When it comes to al pastor in Chicago, eventually you have to talk about Tierra Caliente on Ashland. It's been a favorite of mine for awhile now (I first wrote about it two years ago), and obviously other people agree. In fact, it's gotten so popular that the taqueria opened a new location in Logan Square on Armitage, dubbed Tierra Caliente #2, which, retroactively, makes the first location now Tierra Caliente #1.
The new location is much, much closer to my place, so you'd think I'd be ecstatic. But sadly the no al pastor taco from TC #2 has ever delivered in the way that one from TC #1 has—at least, I hoped not. It was so puzzling that I wondered if my enthusiasm for #1 one was somehow misguided. It was time to find out.
Al pastor is a fickle beast, requiring constant attention, so while I could have simply stopped by each and made a judgement, I wanted to impose some kind of order over the proceedings. I decided to visit each location three times at very specific occasions, during both busy weekend rushes and on lazier weekday lunches. The general consensus is that al pastor is better the busier the restaurant is, since you can then be sure that the meat wasn't warmed up to order on the griddle. Taking that into account, I planned on stopping by each during the peak lunch rush on a Saturday. However, some people, including a group on LTHforum, claim that it's actually better on off hours, because that's when the meat is at its most caramelized. I decided revisit each latter in the afternoon on Saturday and on a Wednesday afternoon.
What resulted was statistical chaos, and I came away from the experience with no real insights about when its best to visit. The best tacos at each place were on a Wednesday. The most caramelized tacos were from TC #2 on a Saturday at 11 a.m., which was before the real lunch time even began. However, when I visited TC #1 15 minutes later, the meat had barely any mark from the flame.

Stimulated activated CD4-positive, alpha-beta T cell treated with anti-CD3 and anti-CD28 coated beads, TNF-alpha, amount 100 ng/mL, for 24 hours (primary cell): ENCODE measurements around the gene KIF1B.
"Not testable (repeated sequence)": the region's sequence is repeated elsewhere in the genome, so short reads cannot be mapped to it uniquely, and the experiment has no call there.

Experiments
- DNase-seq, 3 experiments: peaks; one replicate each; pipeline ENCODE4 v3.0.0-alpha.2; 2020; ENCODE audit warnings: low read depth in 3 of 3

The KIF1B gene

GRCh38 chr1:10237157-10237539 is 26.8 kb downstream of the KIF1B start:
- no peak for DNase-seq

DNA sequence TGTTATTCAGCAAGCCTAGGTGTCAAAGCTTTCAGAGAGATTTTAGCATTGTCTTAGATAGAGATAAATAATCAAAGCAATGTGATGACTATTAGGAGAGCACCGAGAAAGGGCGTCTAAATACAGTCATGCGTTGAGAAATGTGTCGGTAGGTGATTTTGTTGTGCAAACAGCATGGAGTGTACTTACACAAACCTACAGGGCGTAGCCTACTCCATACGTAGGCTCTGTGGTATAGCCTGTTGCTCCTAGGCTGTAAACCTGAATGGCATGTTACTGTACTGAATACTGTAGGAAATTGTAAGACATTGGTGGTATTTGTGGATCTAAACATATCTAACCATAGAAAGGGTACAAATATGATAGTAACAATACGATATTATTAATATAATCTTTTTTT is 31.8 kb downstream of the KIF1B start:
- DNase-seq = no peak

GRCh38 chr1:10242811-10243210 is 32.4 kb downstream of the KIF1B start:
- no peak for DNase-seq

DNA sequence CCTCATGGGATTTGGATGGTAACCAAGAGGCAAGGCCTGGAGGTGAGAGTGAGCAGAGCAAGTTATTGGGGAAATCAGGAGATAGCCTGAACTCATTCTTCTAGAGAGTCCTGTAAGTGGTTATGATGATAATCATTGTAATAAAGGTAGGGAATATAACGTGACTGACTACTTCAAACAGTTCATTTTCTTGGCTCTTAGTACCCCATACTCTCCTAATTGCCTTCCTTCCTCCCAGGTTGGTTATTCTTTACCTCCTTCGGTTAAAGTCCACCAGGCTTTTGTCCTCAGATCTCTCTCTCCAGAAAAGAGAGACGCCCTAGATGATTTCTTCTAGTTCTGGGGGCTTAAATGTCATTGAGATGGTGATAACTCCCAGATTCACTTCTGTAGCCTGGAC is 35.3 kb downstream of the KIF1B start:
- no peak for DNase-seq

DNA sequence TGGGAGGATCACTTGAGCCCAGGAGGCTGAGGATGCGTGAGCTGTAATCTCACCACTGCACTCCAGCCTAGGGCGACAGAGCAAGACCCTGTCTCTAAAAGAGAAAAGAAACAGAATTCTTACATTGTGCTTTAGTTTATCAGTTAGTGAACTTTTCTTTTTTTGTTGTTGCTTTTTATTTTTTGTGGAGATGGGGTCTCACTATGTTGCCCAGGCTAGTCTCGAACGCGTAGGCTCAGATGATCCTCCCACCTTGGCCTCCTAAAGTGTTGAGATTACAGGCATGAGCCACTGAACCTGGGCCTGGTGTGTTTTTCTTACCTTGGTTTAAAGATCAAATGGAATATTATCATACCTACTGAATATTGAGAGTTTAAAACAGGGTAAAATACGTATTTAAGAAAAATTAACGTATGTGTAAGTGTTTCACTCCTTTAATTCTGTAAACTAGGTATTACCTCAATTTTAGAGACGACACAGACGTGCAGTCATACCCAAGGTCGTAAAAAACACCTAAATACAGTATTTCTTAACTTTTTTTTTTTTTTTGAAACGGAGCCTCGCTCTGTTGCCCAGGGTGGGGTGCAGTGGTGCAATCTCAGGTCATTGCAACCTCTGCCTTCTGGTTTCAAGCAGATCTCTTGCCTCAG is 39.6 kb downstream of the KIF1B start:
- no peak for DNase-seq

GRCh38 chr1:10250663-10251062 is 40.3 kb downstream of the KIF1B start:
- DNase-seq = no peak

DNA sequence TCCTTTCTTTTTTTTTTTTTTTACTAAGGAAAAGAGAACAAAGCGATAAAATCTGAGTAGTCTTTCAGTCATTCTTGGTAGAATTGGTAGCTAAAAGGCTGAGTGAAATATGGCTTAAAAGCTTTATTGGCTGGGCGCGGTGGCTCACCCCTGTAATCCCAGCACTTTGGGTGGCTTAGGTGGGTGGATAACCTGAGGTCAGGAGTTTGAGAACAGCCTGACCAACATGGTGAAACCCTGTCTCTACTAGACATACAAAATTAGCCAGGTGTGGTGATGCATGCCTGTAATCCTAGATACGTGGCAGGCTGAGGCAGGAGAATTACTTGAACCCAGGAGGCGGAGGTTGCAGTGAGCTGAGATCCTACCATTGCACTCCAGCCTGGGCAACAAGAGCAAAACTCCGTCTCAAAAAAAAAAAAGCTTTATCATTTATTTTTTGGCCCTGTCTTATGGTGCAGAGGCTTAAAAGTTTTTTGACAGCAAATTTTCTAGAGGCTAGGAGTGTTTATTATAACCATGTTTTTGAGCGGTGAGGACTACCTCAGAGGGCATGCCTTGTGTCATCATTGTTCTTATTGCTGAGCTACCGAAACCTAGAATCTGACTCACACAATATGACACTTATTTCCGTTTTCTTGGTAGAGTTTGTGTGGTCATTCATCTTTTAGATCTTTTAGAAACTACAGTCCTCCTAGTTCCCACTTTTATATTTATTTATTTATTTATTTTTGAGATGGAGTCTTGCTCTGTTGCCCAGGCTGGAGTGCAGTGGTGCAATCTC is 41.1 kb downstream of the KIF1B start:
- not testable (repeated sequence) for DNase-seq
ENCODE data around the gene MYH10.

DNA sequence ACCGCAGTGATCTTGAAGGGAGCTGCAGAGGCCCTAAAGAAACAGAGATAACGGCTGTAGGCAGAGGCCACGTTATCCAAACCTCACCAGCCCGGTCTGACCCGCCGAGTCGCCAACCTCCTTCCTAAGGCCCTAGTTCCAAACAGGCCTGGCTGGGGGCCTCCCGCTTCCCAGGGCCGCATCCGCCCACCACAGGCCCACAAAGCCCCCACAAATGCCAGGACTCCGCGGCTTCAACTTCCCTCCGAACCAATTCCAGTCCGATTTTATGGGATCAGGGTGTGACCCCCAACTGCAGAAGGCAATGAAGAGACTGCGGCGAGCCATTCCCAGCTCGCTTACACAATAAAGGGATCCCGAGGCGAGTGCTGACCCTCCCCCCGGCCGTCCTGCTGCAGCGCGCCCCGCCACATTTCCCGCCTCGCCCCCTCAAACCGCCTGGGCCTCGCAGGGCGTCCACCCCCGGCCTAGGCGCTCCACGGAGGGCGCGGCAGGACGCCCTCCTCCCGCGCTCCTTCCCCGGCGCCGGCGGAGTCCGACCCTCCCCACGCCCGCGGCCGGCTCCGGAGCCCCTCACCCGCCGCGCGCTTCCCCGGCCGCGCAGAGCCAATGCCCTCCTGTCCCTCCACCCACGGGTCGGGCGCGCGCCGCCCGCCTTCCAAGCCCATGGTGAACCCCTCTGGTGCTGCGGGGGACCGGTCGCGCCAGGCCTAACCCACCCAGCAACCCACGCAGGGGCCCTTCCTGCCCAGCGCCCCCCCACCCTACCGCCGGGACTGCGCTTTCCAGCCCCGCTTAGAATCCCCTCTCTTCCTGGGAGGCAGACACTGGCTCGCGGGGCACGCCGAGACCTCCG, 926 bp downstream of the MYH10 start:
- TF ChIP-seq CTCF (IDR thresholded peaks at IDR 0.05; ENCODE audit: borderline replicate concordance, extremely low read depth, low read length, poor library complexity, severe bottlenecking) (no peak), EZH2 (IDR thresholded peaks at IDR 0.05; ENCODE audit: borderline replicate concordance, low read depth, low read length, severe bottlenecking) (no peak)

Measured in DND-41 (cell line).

Also, it didn't matter if the flame of the electrical spits were on. Sometimes fresh meat was cut off the spit, sometimes it wasn't. Honestly, it was kind of a disaster. The only thing I could gleam from the results is that much like gyros, it's kind of all about luck, which, I'll readily admit, sucks.
The only fact I know for sure is that TC #1 is better than TC #2 in about every way. Though the tacos over the three visits ranged in quality, the meat from #1's was always juicer, spicier, and sliced into larger chunks. It seems strange that the two places would prepare the meat differently, but it certainly tasted that way.
Not only was the meat not as flavorful, but even when the meat was freshly cut off the spit at #2, it was then tossed on the griddle, hacked to bits, and then smashed with a spatula. One time it was left on the griddle for so long that the meat came out nearly burnt, defeating the whole purpose of first cooking the pork on a spit. This also made me realize that this kind of extreme caramelization distracts from al pastor, and that juicy meat is just as important.
So, Tierra Caliente #1 definitely came out on top, but how does it compare to the rest of the al pastor around town? My search isn't done, but on my Wednesday visit to #1 I received one of the better al pastor tacos I've had in the city, even if it wasn't quite the best (more on that in the upcoming months). Of course, this was kind of marred by two average, if still enjoyable, visits. Honestly, I wish Tierra Caliente left the slices bigger, and didn't chop them up so much.
Either way, Tierra Caliente #1 is worth a visit, just as long as you prepare yourself for the random results.
Tierra Caliente #1
1402 N. Ashland Avenue, Chicago IL 60622 (map)
Tierra Caliente #2
2556 W. Armitage Ave., Chicago, IL 60647 (map)
All products linked here have been independently selected by our editors. We may earn a commission on purchases, as described in our affiliate policy.